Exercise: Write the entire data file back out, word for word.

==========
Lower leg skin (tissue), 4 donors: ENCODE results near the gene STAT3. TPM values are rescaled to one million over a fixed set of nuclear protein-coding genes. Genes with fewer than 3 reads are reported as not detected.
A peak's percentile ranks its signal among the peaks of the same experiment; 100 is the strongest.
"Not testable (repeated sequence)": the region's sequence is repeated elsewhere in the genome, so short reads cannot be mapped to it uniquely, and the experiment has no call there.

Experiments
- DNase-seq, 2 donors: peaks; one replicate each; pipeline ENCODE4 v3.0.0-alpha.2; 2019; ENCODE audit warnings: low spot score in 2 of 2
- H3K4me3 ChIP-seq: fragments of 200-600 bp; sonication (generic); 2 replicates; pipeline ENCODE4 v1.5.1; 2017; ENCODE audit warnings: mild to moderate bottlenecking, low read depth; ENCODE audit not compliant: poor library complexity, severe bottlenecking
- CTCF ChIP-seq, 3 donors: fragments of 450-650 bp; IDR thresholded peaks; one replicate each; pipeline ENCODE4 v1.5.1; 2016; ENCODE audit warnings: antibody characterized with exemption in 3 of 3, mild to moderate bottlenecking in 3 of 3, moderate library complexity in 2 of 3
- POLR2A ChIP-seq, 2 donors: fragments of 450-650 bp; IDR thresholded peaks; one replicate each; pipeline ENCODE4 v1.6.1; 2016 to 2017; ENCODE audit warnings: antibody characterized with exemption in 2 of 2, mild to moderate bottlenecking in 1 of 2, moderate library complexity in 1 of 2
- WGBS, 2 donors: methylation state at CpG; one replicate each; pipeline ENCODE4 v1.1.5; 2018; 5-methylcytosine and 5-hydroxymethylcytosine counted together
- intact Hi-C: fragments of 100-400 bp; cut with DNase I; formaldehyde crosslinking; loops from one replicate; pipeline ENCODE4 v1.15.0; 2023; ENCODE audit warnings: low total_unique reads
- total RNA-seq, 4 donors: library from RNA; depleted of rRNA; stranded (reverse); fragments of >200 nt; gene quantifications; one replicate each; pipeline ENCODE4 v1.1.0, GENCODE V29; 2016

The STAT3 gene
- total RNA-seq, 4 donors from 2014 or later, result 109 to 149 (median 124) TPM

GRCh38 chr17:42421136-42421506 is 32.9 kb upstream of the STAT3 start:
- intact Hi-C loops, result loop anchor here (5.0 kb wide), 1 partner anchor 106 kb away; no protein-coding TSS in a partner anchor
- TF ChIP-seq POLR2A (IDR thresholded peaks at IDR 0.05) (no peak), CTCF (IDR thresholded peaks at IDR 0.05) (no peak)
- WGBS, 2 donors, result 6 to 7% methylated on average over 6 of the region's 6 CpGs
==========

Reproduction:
Lower leg skin (tissue), 4 donors: ENCODE results near the gene STAT3. TPM values are rescaled to one million over a fixed set of nuclear protein-coding genes. Genes with fewer than 3 reads are reported as not detected.
A peak's percentile ranks its signal among the peaks of the same experiment; 100 is the strongest.
"Not testable (repeated sequence)": the region's sequence is repeated elsewhere in the genome, so short reads cannot be mapped to it uniquely, and the experiment has no call there.

Experiments
- DNase-seq, 2 donors: peaks; one replicate each; pipeline ENCODE4 v3.0.0-alpha.2; 2019; ENCODE audit warnings: low spot score in 2 of 2
- H3K4me3 ChIP-seq: fragments of 200-600 bp; sonication (generic); 2 replicates; pipeline ENCODE4 v1.5.1; 2017; ENCODE audit warnings: mild to moderate bottlenecking, low read depth; ENCODE audit not compliant: poor library complexity, severe bottlenecking
- CTCF ChIP-seq, 3 donors: fragments of 450-650 bp; IDR thresholded peaks; one replicate each; pipeline ENCODE4 v1.5.1; 2016; ENCODE audit warnings: antibody characterized with exemption in 3 of 3, mild to moderate bottlenecking in 3 of 3, moderate library complexity in 2 of 3
- POLR2A ChIP-seq, 2 donors: fragments of 450-650 bp; IDR thresholded peaks; one replicate each; pipeline ENCODE4 v1.6.1; 2016 to 2017; ENCODE audit warnings: antibody characterized with exemption in 2 of 2, mild to moderate bottlenecking in 1 of 2, moderate library complexity in 1 of 2
- WGBS, 2 donors: methylation state at CpG; one replicate each; pipeline ENCODE4 v1.1.5; 2018; 5-methylcytosine and 5-hydroxymethylcytosine counted together
- intact Hi-C: fragments of 100-400 bp; cut with DNase I; formaldehyde crosslinking; loops from one replicate; pipeline ENCODE4 v1.15.0; 2023; ENCODE audit warnings: low total_unique reads
- total RNA-seq, 4 donors: library from RNA; depleted of rRNA; stranded (reverse); fragments of >200 nt; gene quantifications; one replicate each; pipeline ENCODE4 v1.1.0, GENCODE V29; 2016

The STAT3 gene
- total RNA-seq, 4 donors from 2014 or later, result 109 to 149 (median 124) TPM

GRCh38 chr17:42421136-42421506 is 32.9 kb upstream of the STAT3 start:
- intact Hi-C loops, result loop anchor here (5.0 kb wide), 1 partner anchor 106 kb away; no protein-coding TSS in a partner anchor
- TF ChIP-seq POLR2A (IDR thresholded peaks at IDR 0.05) (no peak), CTCF (IDR thresholded peaks at IDR 0.05) (no peak)
- WGBS, 2 donors, result 6 to 7% methylated on average over 6 of the region's 6 CpGs